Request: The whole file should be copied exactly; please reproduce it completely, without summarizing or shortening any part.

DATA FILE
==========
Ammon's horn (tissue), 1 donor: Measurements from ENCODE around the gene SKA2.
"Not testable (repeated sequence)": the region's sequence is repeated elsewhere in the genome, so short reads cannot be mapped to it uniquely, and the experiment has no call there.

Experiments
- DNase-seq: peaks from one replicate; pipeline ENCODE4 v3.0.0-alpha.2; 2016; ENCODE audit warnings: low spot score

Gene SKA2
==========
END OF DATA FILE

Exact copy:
Ammon's horn (tissue), 1 donor: Measurements from ENCODE around the gene SKA2.
"Not testable (repeated sequence)": the region's sequence is repeated elsewhere in the genome, so short reads cannot be mapped to it uniquely, and the experiment has no call there.

Experiments
- DNase-seq: peaks from one replicate; pipeline ENCODE4 v3.0.0-alpha.2; 2016; ENCODE audit warnings: low spot score

Gene SKA2